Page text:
Innovative RFDS looks beyond horizon
Providing medical assistance to astronauts in space isn’t any crazier than flying planes around Australia 90 years ago, Royal Flying Doctor Service WA chief executive Rebecca Tomkinson told a Business News Success and Leadership breakfast this morning.
Ms Tomkinson was outlining her vision of how the organisation might develop over the coming decade.
She explained that RFDS founder John Flynn’s idea took more than a decade to come to fruition, with some, even at the ten year mark, calling it an ‘experiment’.
“What I love about that is no-one believed it would actually work and 90 years on, not only does it work but we have taken ourselves from a single plane to a dual ability, to take two patients, to our latest step, which is truly an emergency room in the sky with the three stretchers and the two medical team capability, it’s just amazing,” Ms Tomkinson told the forum.
She suggested a future step could be looking after astronauts in space.
"Who better, than our good selves, to be able to provide it in a decade's time."
The organisation’s innovation was recognised this year, when it surprised the Perth business community by being named the best technology company in 2019 at the INCITE Awards for the fit-out and performance of its Rio Tinto Lifeflight PC-24 jet, which it acquired with contributions from Lotterywest, Rio Tinto and the federal government.
“We are the very first in the world, anywhere to use that aircraft, for aeromedical retrieval,” she said.
“We are also the very first to bring it into the Southern Hemisphere, we are the first to use it in Australian airspace.”
Apart from space assistance, Ms Tomkinson said over the course of the next ten years she wanted to see the organisation expand and extend its services.
“(We are thinking about how) to really embrace Aboriginal health outcomes and to make our mark on improving intergenerational health capability of really ensuring we are meeting the needs of Aboriginal communities and how we can provide and support,” she said.
“Also expanding our primary health across the different regions, looking at how we can embrace technology and change as an organisation.”
The rate of change was one of the challenges standing in the way of these goals, she said.
“We run the real risk of not being able to innovate our systems and our technology fast enough and, pardon the airline pun, but literally not taking off in time, is a very real challenge,” Ms Tomkinson said.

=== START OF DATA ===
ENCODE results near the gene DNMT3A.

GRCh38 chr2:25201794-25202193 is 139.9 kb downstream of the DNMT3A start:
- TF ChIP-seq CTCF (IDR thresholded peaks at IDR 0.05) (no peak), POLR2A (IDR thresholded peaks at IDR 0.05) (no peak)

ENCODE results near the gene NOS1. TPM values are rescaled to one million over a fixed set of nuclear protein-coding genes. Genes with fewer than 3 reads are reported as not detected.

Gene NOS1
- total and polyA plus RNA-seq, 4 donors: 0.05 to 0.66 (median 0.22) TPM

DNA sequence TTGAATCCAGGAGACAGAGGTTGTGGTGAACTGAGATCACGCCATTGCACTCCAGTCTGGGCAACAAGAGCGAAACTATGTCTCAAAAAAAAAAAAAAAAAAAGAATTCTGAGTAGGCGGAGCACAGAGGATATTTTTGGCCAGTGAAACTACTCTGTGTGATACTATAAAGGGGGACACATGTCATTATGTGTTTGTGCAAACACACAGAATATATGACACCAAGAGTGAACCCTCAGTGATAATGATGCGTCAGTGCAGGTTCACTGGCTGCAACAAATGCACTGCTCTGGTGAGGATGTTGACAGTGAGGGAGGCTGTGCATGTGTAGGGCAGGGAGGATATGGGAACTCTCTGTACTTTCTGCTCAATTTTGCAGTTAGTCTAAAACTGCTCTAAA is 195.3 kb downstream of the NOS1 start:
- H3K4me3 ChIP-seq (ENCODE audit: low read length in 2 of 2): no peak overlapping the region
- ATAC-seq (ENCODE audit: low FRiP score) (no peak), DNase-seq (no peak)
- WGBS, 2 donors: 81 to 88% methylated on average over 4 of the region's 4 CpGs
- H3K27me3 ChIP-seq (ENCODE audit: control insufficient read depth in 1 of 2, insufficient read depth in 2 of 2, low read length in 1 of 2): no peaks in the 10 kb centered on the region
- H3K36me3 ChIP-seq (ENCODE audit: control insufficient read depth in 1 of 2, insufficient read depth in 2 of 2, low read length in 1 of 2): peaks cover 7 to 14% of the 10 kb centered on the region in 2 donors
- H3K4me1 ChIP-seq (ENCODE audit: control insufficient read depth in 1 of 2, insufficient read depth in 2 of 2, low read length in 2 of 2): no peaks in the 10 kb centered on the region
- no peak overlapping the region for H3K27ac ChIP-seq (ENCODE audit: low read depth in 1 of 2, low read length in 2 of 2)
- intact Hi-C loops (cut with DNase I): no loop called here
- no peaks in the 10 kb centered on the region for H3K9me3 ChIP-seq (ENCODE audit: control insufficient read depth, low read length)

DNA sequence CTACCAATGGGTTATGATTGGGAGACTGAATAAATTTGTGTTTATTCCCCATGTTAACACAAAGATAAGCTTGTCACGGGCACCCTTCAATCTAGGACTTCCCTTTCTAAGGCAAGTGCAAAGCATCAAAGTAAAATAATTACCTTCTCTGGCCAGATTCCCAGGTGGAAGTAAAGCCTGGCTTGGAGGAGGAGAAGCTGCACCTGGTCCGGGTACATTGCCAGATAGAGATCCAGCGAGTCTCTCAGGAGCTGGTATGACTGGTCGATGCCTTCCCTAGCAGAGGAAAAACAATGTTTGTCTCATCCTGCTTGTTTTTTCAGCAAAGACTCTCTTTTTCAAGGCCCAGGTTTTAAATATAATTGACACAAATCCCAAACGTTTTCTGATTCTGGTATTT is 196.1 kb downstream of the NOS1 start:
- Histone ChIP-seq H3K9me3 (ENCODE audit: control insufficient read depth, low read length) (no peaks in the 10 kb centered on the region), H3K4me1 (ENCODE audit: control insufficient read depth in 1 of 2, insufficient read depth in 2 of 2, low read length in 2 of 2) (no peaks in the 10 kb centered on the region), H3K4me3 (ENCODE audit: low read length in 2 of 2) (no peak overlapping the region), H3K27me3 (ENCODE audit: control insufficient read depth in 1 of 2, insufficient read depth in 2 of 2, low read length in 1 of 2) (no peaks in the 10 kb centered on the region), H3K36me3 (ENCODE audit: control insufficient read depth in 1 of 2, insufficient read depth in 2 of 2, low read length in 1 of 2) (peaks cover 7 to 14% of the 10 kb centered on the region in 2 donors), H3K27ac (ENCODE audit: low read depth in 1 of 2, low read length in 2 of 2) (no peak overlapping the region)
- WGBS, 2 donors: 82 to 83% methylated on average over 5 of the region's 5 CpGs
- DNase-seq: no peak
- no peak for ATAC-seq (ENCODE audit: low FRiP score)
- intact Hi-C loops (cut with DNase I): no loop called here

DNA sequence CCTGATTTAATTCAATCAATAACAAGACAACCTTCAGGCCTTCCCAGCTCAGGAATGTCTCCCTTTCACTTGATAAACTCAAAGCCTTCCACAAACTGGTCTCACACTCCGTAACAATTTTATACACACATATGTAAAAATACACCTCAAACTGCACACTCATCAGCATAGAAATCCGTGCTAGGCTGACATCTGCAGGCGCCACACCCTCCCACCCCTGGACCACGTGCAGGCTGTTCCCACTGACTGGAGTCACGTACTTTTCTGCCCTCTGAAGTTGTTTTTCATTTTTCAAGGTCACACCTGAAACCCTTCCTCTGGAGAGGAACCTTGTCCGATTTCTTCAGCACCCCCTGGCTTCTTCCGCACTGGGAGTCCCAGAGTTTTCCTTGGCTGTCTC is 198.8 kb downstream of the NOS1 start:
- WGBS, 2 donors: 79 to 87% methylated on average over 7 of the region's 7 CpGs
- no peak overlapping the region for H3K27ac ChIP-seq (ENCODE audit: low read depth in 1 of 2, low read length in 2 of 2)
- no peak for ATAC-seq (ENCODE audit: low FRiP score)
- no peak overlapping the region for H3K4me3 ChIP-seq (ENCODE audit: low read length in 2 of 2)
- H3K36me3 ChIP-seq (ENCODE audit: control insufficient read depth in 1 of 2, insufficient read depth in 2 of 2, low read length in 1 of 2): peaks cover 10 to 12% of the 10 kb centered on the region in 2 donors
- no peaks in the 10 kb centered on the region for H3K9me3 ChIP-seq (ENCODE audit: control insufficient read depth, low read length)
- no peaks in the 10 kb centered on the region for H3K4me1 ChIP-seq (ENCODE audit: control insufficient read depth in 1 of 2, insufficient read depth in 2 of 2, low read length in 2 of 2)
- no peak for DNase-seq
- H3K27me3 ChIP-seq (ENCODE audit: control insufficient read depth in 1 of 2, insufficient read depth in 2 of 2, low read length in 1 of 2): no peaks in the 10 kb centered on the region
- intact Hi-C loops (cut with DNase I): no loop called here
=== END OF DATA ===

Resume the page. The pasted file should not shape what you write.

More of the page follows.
“Our funding structures are complex and they are not without a lot of investment that needs to happen… that could get in our way if we can’t continue to tell our story and cut through what is a very very busy, noisy environment in the philanthropic and fundraising space.
“Really investing in our people is incredibly important and without being able to do that, that will get in our way.”
Ms Tomkinson, who grew up in the Pilbara before moving to the Wheatbelt and now runs one of the largest not-for-profits in WA, did not follow a traditional path to leadership after not receiving a high enough score to enrol in university.
“When that envelope came, I fell short and I was quite upset about this and I remember talking to my parents saying, ‘This is devastating, what are we going to do?’” she said.
“They just looked at me and said, ‘What are you going to do next? Get on with it’.”
Ms Tomkinson said her parents made her understand that if she wanted something, she was going to have to make it happen.
After doing a course at TAFE in Midland, Ms Tomkinson studied community development at university and went on to work in local government, politics, at Bankwest and MercyCare.
Now, after two years as chief executive at RFDS, she said leading the organisation gave her the ability to redefine what the organisation was.
When she first started she asked the team what was unique about the organisation and the feedback she received was that they were the Royal Flying Doctor Service.
“And I went, ‘Well, no, what is it that we deliver that is not being able to be provided by anyone else?’” Ms Tomkinson said.
“How do we continue to innovate and serve the West Australian community and make sure we are at the very edge of that design and that technology?”
“It’s lazy for us to just rest on the fact that we have been here for 90 years so therefore we always should.
“My sense of that is that what I want to be able to provide is the agility and flexibility for the organisation to lead and itself for the next 100 years and to really bring the story to life.”
As one of the few women chief executives in WA, Ms Tomkinson said it was incredibly important to be visible as a female leader.
“I hope by sitting here, that I make that journey a little bit easier for other people and not just women but people from Aboriginal cultures, from non-English speaking backgrounds, there’s a whole range of diversity that really needs to sit at leadership level and in corporate board rooms and across decision making entities,” she said.